Typically, a plaintiff and defendant settle an ongoing lawsuit on mutually acceptable terms. There are certain types of cases where a settlement must be approved by someone other than just the parties, and a classic example of that is a class action lawsuit where the plaintiff represents the class and the court must approve any settlement to make sure that the class is protected. The review of settlement agreements is also found in the generic drug context, where an abbreviated new drug application (ANDA) lawsuit settlement requires review by the Federal Trade Commission (FTC) and Department of Justice (DOJ). Importantly, a case in front of the Supreme Court is currently considering what are the appropriate limits for those settlements.
In a typical ANDA case – and this is a lot of my regular legal practice – the innovator is provided with notice of a pending ANDA concerning the innovator’s medicine and then has an opportunity to sue for patent infringement (if appropriate). The law provides that if the innovator brings that lawsuit within 45 days of receiving the ANDA notice then the Food & Drug Administration (FDA) may not approve the ANDA for 30 months unless the case is decided for the ANDA filer in that time period. (This 30-month stay is based upon the expected time for FDA review of the ANDA and was part of the quid pro quo embodied in 35 USC §271(e) for allowing the ANDA filer to do development work before patent expiration.) The issue then becomes what happens if the parties decide to settle a case once brought. Parties can settle for lots of reasons, including the likelihood that one party will prevail over the other or that the costs of ongoing litigation will exceed the value of the remaining patent life.
In a typical lawsuit, settlement can involve both a license allowing the purported infringer to practice the patented invention before the patent expires, the royalty rate for any license, and one party paying the other money. These are among the panoply of reasonable variables in any settlement agreement.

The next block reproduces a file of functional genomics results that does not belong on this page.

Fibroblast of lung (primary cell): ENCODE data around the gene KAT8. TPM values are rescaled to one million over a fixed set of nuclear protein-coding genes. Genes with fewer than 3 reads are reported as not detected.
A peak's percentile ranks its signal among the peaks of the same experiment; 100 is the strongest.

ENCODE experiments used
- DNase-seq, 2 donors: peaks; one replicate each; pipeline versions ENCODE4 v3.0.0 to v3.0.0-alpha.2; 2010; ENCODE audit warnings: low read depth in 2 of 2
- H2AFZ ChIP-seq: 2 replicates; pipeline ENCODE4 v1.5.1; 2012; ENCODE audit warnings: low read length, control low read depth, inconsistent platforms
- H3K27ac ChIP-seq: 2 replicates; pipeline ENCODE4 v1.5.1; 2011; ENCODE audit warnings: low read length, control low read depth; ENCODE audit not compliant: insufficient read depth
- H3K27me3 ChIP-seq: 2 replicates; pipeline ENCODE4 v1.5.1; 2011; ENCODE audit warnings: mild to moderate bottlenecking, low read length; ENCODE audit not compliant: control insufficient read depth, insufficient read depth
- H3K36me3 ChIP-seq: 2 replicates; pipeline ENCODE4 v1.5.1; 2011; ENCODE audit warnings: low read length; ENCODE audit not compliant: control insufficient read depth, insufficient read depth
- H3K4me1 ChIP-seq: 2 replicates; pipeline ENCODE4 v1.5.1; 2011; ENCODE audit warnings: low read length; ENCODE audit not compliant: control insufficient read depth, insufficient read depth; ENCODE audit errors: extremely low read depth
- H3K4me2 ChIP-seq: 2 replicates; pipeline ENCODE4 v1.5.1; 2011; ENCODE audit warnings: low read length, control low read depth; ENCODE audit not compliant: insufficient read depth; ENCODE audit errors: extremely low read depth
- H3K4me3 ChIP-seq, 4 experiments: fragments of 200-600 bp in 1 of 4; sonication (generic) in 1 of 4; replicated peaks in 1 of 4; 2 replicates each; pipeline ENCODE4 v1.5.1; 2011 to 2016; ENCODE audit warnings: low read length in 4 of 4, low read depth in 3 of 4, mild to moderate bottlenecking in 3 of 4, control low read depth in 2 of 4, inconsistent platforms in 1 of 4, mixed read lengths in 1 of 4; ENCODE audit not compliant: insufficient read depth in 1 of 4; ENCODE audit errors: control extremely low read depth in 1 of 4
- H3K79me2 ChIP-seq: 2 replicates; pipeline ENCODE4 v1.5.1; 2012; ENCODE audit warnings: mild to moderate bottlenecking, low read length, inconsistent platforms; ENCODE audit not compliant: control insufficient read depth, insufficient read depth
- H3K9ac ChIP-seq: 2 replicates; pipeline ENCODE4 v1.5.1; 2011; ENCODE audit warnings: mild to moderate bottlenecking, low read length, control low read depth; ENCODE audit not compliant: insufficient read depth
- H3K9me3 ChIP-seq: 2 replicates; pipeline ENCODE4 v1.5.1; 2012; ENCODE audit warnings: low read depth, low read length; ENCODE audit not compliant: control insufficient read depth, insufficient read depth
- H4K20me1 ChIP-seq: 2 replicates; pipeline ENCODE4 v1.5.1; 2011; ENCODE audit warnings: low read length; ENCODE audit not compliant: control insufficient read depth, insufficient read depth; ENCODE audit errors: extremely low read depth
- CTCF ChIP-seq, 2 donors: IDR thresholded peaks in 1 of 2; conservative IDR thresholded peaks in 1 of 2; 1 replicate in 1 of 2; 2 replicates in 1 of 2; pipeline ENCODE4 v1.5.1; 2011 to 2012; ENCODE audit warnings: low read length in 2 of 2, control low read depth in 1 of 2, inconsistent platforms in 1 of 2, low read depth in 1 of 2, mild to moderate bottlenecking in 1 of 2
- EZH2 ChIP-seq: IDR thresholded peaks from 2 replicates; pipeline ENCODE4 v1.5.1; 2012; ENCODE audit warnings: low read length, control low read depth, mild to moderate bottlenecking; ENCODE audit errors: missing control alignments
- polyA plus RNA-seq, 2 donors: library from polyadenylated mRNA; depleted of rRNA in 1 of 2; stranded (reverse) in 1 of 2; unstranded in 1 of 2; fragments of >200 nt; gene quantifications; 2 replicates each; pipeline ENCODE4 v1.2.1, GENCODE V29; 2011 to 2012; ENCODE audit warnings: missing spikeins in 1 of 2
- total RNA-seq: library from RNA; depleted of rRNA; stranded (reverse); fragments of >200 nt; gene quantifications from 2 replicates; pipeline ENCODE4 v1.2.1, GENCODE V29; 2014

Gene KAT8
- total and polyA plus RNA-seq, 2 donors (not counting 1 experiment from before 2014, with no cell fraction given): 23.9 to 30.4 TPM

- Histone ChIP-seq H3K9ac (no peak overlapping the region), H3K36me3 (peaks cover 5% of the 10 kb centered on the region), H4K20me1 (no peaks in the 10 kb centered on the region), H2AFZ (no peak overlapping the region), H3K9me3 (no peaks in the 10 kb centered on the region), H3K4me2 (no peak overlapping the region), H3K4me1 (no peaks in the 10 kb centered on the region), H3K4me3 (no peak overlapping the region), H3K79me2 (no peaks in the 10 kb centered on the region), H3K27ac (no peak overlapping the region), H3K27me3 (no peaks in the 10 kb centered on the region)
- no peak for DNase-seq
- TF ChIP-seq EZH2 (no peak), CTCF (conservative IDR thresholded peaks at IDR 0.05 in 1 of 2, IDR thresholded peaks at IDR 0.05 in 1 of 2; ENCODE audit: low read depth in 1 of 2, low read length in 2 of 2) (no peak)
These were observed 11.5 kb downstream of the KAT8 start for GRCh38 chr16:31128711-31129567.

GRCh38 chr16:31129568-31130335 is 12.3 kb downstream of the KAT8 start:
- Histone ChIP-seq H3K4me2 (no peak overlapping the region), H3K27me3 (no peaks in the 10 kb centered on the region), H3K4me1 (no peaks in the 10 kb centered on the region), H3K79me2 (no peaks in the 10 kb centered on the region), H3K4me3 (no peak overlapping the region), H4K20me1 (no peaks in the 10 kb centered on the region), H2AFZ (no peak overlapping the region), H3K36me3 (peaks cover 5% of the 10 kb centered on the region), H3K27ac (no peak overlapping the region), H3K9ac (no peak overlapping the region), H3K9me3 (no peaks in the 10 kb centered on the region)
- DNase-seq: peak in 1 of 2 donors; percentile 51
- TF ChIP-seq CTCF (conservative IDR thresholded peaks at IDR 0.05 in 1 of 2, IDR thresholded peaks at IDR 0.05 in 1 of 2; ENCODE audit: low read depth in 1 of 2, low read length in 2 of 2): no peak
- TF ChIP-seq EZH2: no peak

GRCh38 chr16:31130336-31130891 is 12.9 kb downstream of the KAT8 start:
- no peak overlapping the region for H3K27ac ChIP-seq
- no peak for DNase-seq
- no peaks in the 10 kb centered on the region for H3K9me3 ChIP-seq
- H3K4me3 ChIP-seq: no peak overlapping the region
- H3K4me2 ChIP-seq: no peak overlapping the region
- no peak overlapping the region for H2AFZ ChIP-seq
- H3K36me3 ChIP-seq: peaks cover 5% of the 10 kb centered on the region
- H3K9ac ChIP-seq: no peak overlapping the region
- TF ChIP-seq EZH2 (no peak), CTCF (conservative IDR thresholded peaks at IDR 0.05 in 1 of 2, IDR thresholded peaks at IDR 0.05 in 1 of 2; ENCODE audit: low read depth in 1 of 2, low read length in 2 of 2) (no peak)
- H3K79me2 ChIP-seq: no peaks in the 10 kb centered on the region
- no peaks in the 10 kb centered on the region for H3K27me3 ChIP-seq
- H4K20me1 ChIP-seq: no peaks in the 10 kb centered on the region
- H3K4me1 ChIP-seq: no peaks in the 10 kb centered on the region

For ANDA cases, the FTC has taken the position that any delay of a generic drug is done at the expense of the consumer. Therefore, the FTC reasons, settlement is an agreement between competitors (the generic and the innovator) to keep prices higher (by delaying generic introduction). If the innovator pays the generic as part of that settlement, the argument goes, it must be per se anticompetitive. Most others, including several courts of appeals, have looked at the broader issue of settlement and said that we have a policy of encouraging settlement. It may be that settlement between an innovator and generic that allows earlier entry is better for the consumer than if the generic lost the case and had to wait until patent expiration; payment by the innovator to the generic may be appropriate such that it is not anticompetitive depending on the individual facts of a settlement.
One current case before the Supreme Court is considering the issue of an innovator compensating the generic for some lost sales based upon the generic agreeing to stay off the market. They argue that since a patent is presumptively valid, the generic must stay off the market entirely during the life of the patent, and that any settlement with the generic that gives it any benefit, even if that benefit is some portion of the innovator's profits, is a fair compromise. The FTC and others argue that these "reverse payments" are not compensation as part of the settlement but actually are payments to delay the generic’s market entry to keep prices higher at the expense of the consumer, since preventing generic introduction can lead to higher pharmaceutical prices. In other words, they argue, the innovator keeps the price high by agreeing to keep generic competition off the market and then splits some of the increased revenue with the generic company.